Early this year, Mandera, Meru and Isiolo counties came under a desert locust invasion. Initial efforts to fight off the invasion were, to say the least, ineffectual.
The first attempt to scare away the insects using tear gas and bullets failed. That called for change of tack, but still the government seemed overwhelmed. Within a few days of aerial chemical spraying, the government ran out of requisite chemicals, and by then, there was a new threat of coronavirus.
Covid-19 forced the government to abandon everything else and concentrate on containing it. Attendant to that, there was a partial lockdown of the country that has caused a lot of devastation.
By channeling most of the resources and focusing its attention on fighting Covid-19, a lacuna was created that allowed the locusts to breed. As a result, the Food and Agriculture Organisation (FAO) has warned that Kenya is now a breeding ground for the locusts. That should worry us because it poses a serious threat to our already precarious food security, made worse by drought and erratic rainfall patterns.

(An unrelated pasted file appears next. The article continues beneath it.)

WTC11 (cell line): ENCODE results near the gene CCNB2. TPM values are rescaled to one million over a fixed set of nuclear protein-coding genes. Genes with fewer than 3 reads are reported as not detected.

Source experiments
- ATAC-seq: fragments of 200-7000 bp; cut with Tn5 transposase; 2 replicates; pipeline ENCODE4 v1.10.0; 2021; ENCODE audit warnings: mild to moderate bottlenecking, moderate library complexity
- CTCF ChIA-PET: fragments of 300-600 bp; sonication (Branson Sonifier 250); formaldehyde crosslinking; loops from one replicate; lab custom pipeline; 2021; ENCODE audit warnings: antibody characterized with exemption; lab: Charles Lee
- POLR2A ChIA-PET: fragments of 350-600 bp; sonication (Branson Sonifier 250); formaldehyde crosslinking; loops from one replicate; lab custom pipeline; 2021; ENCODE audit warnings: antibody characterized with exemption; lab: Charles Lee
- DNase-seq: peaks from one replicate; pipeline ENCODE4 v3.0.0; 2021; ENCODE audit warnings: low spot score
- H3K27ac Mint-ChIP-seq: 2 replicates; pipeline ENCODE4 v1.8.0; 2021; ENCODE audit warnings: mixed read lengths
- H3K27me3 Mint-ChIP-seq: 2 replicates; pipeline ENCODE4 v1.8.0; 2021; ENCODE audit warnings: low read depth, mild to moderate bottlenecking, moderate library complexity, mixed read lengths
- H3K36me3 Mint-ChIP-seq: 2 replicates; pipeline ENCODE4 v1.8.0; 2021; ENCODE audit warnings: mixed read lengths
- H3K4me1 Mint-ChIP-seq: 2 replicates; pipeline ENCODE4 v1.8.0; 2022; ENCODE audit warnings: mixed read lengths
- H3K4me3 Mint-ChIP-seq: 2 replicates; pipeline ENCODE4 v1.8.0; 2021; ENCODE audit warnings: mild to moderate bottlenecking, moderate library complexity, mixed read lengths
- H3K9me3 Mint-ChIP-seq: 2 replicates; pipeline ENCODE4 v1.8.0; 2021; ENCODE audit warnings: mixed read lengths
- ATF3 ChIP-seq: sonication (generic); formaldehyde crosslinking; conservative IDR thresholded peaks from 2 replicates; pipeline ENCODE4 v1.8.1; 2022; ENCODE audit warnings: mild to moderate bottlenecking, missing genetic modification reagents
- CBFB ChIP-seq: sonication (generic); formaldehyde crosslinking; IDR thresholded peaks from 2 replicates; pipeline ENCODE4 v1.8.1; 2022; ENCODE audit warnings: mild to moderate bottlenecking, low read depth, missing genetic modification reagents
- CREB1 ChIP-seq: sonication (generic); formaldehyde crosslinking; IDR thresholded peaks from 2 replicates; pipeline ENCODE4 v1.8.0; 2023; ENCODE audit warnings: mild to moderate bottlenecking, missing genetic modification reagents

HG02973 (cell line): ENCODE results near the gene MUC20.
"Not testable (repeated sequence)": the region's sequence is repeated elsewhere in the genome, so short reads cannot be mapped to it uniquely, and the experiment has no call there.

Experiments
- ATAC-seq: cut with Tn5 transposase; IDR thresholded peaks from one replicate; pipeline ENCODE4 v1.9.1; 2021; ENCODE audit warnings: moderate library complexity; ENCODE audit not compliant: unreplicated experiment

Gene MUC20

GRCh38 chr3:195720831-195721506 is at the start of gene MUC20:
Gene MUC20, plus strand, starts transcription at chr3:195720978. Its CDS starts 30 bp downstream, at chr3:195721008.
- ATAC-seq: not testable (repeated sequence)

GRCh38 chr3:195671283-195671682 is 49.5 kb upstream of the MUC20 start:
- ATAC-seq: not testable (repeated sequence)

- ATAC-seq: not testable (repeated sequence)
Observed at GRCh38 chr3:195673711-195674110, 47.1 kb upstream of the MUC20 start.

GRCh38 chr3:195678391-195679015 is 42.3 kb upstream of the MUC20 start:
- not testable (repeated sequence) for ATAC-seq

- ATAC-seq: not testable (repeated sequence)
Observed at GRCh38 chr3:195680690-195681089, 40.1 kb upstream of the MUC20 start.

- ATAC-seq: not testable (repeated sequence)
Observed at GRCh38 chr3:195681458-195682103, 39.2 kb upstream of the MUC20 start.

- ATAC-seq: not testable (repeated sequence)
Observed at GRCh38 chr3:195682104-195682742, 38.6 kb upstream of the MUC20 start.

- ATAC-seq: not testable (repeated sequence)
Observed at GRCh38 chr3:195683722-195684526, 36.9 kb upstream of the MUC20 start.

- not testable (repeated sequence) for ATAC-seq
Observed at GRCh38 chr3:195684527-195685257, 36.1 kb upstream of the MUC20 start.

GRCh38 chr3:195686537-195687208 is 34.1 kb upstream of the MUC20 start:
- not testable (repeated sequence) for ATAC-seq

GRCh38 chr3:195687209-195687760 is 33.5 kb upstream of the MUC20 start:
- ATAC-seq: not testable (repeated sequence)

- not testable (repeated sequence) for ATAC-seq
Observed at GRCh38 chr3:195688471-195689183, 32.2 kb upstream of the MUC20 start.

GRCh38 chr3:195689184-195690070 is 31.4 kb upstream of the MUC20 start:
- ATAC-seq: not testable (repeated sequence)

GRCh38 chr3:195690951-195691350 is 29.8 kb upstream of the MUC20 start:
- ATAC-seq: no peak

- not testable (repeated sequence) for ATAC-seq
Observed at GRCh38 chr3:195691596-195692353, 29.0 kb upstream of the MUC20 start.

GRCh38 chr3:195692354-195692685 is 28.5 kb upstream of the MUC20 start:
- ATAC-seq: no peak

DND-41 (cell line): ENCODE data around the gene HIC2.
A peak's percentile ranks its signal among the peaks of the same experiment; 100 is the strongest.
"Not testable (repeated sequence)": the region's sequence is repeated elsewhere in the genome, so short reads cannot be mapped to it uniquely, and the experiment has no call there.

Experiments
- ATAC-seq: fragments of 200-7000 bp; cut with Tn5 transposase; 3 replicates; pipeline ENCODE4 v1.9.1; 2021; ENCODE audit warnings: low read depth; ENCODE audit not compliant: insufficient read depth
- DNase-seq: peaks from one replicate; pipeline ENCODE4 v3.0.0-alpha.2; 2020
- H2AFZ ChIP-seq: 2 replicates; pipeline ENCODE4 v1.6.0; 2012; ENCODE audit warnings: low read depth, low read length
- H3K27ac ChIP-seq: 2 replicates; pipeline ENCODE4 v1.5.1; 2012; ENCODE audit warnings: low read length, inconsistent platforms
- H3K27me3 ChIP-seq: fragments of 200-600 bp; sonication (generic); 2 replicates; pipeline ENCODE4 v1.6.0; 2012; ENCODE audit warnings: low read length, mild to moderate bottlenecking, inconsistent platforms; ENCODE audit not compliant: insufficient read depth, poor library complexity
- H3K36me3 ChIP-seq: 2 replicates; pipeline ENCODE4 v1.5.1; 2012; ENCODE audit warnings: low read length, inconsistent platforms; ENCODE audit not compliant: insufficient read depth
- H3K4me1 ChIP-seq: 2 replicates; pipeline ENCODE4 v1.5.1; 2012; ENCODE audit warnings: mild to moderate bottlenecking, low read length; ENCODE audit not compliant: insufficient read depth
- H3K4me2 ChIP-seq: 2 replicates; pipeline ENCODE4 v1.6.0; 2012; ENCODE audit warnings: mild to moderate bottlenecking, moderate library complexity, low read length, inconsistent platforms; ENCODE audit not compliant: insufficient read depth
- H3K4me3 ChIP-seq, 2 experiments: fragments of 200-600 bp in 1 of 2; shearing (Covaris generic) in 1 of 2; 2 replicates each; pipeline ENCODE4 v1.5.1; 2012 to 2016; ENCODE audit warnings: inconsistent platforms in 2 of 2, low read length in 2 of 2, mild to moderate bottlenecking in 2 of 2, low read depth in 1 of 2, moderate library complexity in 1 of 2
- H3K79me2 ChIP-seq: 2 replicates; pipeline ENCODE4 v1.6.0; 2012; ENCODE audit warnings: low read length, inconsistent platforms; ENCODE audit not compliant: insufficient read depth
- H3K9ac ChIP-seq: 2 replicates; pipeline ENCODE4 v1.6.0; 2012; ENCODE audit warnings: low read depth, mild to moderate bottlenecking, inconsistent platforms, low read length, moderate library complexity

FAO warns that Turkana and Marsabit counties are the new breeding grounds for the locusts. We cannot over-emphasise the fact that locusts cause a lot of devastation to crops and vegetation, and therefore are a threat to human and animal lives.
- 1 State should be ready for second locust invasion
- 2 FAO warns of second locust invasion wave
- 3 There are eco-friendly ways to battle locusts
- 4 Over 150,000 tonnes of cereals lost to locusts, says UN
It behooves the government to pull out all the stops to ensure these insects are eliminated once and for all. It is bad enough that most Kenyans have lost their means of livelihoods because of Covid-19. To compound their predicament with food shortages can only make matters worse for both individuals and the country.